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It's not cricket! Sri Lanka and Bangladesh co-host phishing attack

It’s not cricket! Sri Lanka and Bangladesh co-host phishing attack


Sri Lanka and Bangladesh have a successful history of co-hosting the Cricket World Cup, but today the two countries’ governments have found themselves on a sticky wicket by co-hosting a phishing attack that targets UK banking customers.

Victims lured to a certain page on the Lanka Government Network website at lgn2.gov.lk will be swiftly redirected to a phishing site hosted by the Rajshahi Metropolitan Police in Bangladesh (rmp.gov.bd).

The phishing site hosted on a Bangladesh Police website.

It is unlikely that either government is consciously hosting a phishing attack in unison like this, especially on a website belonging to a police force – although this should certainly make the crime easier to investigate.

Many phishing sites and other web-based types of cybercrime are hosted on compromised servers, and that looks likely to be the case in this instance. Last month, the homepage of lgn2.gov.lk was defaced by a group identifying itself as Cyb3r Drag0nz, indicating that they had gained unauthorised access to the web server.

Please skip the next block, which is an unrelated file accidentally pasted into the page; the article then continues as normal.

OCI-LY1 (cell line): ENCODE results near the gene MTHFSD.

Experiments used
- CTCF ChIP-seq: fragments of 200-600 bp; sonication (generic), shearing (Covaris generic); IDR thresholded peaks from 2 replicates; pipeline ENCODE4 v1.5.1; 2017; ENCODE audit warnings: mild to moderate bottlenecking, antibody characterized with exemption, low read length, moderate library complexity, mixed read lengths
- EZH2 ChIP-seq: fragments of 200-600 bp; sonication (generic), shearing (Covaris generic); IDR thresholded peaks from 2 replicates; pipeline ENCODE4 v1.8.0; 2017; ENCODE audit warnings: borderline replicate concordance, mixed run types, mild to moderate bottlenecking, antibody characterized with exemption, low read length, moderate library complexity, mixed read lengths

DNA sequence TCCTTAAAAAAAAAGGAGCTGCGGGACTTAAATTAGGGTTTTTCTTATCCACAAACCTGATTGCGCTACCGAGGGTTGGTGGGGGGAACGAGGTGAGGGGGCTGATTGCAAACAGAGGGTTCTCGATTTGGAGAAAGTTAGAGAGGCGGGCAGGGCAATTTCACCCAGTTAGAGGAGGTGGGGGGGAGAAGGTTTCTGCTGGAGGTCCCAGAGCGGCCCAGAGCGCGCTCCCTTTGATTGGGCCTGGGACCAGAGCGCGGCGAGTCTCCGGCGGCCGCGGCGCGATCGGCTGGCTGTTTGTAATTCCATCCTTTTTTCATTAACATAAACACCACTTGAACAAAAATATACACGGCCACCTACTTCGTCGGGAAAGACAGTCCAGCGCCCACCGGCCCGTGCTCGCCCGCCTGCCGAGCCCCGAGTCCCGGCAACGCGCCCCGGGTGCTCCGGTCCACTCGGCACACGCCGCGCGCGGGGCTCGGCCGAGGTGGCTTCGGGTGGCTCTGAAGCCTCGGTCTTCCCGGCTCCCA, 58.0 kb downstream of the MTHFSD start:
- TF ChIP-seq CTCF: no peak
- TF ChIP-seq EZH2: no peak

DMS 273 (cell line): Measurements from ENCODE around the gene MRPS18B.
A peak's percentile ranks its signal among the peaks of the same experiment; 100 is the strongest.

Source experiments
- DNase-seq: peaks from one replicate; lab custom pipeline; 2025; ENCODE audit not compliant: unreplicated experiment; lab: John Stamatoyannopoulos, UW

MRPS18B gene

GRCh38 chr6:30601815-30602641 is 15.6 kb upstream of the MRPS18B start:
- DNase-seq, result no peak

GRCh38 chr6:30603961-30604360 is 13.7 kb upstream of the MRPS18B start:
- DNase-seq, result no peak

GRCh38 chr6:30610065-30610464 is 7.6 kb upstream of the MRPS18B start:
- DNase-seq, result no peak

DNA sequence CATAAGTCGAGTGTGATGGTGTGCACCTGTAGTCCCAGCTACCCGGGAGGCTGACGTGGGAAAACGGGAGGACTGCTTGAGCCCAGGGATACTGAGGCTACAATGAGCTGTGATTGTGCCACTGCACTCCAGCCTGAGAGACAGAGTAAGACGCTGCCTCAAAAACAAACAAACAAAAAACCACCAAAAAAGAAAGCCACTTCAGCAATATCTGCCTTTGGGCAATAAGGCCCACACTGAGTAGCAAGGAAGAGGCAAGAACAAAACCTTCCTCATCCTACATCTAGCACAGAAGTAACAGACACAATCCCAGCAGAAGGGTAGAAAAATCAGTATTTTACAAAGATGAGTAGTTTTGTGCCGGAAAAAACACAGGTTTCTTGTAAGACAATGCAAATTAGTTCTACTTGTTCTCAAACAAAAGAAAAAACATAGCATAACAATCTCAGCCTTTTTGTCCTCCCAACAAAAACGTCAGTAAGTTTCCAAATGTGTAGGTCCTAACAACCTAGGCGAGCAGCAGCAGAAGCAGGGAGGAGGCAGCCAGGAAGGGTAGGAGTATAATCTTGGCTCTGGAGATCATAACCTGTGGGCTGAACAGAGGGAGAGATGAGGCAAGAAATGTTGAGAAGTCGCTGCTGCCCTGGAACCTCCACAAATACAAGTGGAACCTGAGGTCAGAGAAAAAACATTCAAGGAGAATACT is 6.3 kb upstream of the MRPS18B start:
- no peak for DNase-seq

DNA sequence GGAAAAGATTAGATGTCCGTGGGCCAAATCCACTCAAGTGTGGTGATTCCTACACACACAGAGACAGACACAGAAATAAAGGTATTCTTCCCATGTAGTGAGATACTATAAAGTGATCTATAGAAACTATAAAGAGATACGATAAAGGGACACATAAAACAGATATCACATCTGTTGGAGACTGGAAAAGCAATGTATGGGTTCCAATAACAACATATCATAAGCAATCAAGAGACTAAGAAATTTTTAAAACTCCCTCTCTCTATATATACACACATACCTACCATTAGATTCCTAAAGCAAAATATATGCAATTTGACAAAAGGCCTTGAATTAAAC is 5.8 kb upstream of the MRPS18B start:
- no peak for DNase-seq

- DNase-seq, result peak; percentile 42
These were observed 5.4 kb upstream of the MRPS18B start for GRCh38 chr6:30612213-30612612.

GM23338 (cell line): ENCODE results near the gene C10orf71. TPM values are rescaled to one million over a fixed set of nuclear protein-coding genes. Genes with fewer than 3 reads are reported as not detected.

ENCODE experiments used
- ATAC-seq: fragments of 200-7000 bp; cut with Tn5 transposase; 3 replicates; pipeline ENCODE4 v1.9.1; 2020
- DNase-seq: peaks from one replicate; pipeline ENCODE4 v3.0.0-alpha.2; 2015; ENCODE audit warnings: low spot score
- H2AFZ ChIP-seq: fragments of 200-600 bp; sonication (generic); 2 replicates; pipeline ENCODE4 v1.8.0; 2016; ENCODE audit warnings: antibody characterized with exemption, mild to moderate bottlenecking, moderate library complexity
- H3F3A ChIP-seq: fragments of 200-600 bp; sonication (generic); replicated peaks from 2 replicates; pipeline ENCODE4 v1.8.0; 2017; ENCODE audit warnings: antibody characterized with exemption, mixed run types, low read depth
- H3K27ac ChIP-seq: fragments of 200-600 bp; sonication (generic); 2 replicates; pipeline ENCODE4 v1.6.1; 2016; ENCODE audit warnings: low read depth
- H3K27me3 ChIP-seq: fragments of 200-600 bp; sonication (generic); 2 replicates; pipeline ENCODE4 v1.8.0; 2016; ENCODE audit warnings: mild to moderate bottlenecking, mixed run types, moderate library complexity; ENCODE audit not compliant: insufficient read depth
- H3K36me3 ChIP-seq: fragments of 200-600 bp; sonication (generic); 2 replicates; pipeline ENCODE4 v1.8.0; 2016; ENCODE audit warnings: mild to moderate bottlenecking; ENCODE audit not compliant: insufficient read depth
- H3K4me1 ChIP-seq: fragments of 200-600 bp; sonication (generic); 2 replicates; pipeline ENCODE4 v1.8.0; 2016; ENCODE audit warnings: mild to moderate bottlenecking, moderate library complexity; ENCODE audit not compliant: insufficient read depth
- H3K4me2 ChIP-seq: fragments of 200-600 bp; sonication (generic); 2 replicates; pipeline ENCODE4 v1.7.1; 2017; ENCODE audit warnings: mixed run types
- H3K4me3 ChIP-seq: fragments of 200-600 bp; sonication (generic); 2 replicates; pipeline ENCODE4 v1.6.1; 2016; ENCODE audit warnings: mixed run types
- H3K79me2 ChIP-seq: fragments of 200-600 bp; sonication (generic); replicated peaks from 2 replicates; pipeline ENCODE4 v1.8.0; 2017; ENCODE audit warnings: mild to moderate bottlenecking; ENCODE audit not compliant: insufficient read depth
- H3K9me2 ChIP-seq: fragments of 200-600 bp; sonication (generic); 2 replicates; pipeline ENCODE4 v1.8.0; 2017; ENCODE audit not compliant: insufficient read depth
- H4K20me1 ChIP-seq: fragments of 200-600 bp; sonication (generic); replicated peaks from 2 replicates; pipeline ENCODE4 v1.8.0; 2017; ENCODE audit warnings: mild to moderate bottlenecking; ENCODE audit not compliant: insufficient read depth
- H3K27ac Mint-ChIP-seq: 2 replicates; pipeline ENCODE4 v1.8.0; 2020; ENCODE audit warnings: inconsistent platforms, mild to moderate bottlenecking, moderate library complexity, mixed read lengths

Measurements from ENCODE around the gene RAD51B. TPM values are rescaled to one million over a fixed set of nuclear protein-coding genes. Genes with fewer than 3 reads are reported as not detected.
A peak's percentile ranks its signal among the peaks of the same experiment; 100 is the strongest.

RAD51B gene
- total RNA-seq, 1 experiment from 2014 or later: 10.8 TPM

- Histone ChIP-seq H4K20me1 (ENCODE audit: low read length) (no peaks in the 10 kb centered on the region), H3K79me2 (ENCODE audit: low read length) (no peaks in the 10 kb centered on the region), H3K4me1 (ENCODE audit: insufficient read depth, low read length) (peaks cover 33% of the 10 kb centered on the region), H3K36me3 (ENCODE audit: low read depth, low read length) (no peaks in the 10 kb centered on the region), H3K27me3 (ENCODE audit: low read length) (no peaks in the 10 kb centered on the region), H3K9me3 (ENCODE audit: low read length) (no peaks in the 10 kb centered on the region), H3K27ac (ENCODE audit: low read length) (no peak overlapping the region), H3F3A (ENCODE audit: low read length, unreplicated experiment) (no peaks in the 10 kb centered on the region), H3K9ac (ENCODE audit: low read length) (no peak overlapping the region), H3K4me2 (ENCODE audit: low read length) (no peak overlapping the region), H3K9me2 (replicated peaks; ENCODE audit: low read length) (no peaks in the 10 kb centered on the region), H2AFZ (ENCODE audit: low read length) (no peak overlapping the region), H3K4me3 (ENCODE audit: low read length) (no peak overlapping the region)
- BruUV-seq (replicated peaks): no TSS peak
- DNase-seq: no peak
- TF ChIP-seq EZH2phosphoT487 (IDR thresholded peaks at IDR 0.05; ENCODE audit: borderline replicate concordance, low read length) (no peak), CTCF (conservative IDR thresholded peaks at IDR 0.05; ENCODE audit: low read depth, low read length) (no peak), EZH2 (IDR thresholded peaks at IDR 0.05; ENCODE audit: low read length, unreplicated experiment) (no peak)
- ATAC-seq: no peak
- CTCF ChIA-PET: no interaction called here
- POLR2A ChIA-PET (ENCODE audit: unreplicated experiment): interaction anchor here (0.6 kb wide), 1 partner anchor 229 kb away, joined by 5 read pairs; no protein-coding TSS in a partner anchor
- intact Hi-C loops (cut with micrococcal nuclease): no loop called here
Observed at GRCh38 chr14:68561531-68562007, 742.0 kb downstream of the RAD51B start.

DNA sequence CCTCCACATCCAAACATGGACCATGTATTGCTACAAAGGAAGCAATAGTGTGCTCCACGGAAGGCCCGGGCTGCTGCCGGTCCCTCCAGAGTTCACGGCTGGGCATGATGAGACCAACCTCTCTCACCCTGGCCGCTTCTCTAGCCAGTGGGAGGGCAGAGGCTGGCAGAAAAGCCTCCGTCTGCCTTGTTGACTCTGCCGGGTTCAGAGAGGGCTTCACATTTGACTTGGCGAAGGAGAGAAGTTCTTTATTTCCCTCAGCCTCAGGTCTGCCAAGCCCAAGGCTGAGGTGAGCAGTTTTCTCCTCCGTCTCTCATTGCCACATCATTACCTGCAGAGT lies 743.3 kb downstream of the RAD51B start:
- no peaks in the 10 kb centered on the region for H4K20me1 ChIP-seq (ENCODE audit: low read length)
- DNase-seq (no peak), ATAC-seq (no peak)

Things seem to have spiralled out of control ever since. The Lanka Government Network website is now heavily compromised and currently hosts multiple web shells in addition to being involved in this phishing attack.

The PHP web shells hosted on lgn2.gov.lk include variants of the mini shell, including 1337 3YP455 and CasperSecurity. These allow files to be uploaded to the web server, which may have been how the phishing content – and other web shells – have been placed on the site.

Other web shells found on the Lanka Government Network site include variants of the WSO web shell (such as YANZ bypass and V3n0m), which let attackers run arbitrary commands on the web server, manage files, and carry out attacks against other servers.

The LGN website promotes a secure government network for Sri Lanka… while hosting several web shells and directing victims to a phishing site.

Some of the WSO web shells found on the LGN website are password-protected to ensure that they can only be used by the original uploader – or by anyone they have sold access to. Indeed, one of the web shells is associated with a known initial access broker, who uses online marketplaces to sell remote access to compromised servers.

One of the web shells hosted on the Lanka Government Network website.

Netcraft has already blocked access to all URLs involved in the phishing attack. Similar attacks can be reported to Netcraft by forwarding email to scam@netcraft.com or by submitting the form at report.netcraft.com.



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